a journal of a researcher

Tuesday, February 22, 2005

Prefect CS students fits the market

My student Matthias Klein sent the top IT companies an email to ask them what are the prefect CS students for them. It is an interesting investigation and superisingly, he did get many replies. He wrote down his result at http://www.cmklein.de/it/perfectgraduate/.

If let me summarize, I saw the following items are important, the orders do not concern:
1) Working experiences, or internships
2) Soft working skills, such as team work, communication, inter-people relations
3) Good knowledge on the focus technologies of the company
4) Good understanding of the economy, (or I understand more as understanding the business of the company and the position of the company in the economic system.)
5) English language (for foreign companies or for international students)
6) GPA.

I also did a small survey on monster.com for US IT jobs and monster.ca for Canadian IT jobs. I used each of the key words, java, c++, c, php, vb, for search and ranked them by the job posting numbers. Below is my list. Remember, I just use the data in the recent week. More scientifically, this experience should be repeated and sample different time window within a year to give the conclusion.

1. java
2. php/mySQL
3. C++
4. c
5. VB

Java gets absolutely highest hits. And the companies are large major companies. As Matthias suggested in our work, Java is used for serious applications and preferred by large companies. Web based applications are the major technology consumers.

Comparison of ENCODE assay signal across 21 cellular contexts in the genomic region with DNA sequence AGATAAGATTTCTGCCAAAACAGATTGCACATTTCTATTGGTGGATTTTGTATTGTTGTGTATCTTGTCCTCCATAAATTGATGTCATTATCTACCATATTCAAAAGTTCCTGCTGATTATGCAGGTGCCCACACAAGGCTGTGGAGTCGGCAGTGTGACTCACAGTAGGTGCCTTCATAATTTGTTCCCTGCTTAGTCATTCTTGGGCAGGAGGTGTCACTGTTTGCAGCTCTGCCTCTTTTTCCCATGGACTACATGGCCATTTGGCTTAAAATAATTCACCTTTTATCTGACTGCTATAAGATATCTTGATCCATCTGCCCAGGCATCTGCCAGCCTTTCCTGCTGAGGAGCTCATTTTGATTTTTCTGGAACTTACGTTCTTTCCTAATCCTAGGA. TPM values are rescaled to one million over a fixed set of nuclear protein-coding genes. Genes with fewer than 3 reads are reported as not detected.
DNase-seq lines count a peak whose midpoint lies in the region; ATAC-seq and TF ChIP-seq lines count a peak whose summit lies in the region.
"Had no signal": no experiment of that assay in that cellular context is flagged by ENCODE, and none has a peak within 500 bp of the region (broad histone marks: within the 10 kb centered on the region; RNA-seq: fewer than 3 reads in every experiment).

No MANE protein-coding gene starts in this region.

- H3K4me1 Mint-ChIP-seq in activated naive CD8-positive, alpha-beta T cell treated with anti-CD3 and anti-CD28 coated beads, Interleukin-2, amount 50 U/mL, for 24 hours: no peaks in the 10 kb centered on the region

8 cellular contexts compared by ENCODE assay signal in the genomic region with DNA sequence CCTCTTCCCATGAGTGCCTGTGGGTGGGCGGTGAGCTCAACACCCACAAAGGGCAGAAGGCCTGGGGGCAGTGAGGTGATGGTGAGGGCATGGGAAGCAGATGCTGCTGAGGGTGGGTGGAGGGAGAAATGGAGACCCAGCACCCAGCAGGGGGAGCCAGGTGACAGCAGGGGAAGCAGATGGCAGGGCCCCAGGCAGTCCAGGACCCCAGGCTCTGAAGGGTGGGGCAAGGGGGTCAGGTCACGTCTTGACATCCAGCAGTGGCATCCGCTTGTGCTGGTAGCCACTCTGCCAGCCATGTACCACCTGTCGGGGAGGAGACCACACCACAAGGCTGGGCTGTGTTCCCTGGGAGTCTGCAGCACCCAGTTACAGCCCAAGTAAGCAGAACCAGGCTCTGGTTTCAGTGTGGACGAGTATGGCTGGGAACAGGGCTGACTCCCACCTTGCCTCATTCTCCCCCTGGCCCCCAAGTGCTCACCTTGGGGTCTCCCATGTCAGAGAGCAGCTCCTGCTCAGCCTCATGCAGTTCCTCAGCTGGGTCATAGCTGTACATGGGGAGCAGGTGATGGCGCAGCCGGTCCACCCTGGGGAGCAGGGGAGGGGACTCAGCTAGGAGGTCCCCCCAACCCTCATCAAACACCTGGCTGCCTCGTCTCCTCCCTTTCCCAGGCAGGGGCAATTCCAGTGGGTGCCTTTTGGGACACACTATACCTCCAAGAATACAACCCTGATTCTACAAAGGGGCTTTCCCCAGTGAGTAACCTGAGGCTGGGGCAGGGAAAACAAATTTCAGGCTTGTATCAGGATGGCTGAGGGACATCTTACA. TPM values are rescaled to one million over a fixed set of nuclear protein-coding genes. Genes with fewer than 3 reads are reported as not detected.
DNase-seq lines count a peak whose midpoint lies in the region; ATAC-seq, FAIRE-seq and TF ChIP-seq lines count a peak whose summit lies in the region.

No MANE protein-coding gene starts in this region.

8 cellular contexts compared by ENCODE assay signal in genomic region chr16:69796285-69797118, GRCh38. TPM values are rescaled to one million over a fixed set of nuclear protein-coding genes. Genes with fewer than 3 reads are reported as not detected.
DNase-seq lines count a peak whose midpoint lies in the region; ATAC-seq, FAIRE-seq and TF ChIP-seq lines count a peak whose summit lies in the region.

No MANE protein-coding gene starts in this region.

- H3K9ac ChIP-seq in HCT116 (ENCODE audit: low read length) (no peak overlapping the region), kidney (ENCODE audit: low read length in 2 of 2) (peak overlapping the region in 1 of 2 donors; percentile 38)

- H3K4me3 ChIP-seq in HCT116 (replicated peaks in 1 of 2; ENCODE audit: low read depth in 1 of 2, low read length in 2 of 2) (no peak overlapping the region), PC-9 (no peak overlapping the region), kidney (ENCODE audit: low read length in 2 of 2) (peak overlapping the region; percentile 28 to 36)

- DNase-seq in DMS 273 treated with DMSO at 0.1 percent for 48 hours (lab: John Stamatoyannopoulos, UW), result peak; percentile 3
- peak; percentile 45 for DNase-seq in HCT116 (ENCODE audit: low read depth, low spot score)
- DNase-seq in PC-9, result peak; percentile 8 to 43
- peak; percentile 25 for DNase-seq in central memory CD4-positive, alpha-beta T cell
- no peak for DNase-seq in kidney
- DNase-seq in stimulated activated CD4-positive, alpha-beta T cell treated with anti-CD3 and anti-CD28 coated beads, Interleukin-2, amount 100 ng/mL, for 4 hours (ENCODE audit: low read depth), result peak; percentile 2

• Reading through the original answers of the companies I would say that the order of required skills does actually matter a lot.

    If you switch your items 3 and 4 then you pretty much have them sorted in the order that seem to match the requirements of the IT industry.

    Practical work experience is by far the most important thing, even for students who just graduated. Some companies made it very clear: even with the perfect GPA they would not hire you if you don't have practical experience.

    By "understanding of the economy" the companies seem to mean: "Know business, think business, know management". The reason is that a company is about making money. An IT expert might have a great idea but if it doesn't fit the needs of the market or is useless from the business point of view, a company will not be interested. Therefore, an IT graduate needs to know business and how it works.

    University knowledge and GPA seems to be the least interesting factor for companies, they simply expect you to have enough of it.


    By Anonymous Anonymous, at 11:12 AM  

  • It seems to me a philosophy question to discuss what "perfect CS student" is. Like written in the reply from Fraunhofer-Gesellschaft, it is a hard question.

    I guess the key point is there is no general "perfect CS student", they only exist when they are put in to certain context, e.g. for what kind of purposes, for what kind of companies.

    If unversity knowledge is really that not important, why do they request that. A community college graduate could easily excel a university graduate in this case, why don't they lower the requirements?

    I still think of theory study as a process of learning problem solving skill. You need to use logic, use induction and deduction to solve a given problem, you have to consider exceptions and completeness, pretty much similar to what you will be doing in industry. Why does IBM give job offers to all the attendants of ACM anual programming competition?

    It's all about problem solving in Computer Science. I am not saying other factors are not important, in fact they are. What I am trying to say is "perfect CS students" only exist when you give the context. Maybe developping and implementation require less problem solving skill while consulting and designing rely more on that.


    By Anonymous Anonymous, at 2:12 PM  

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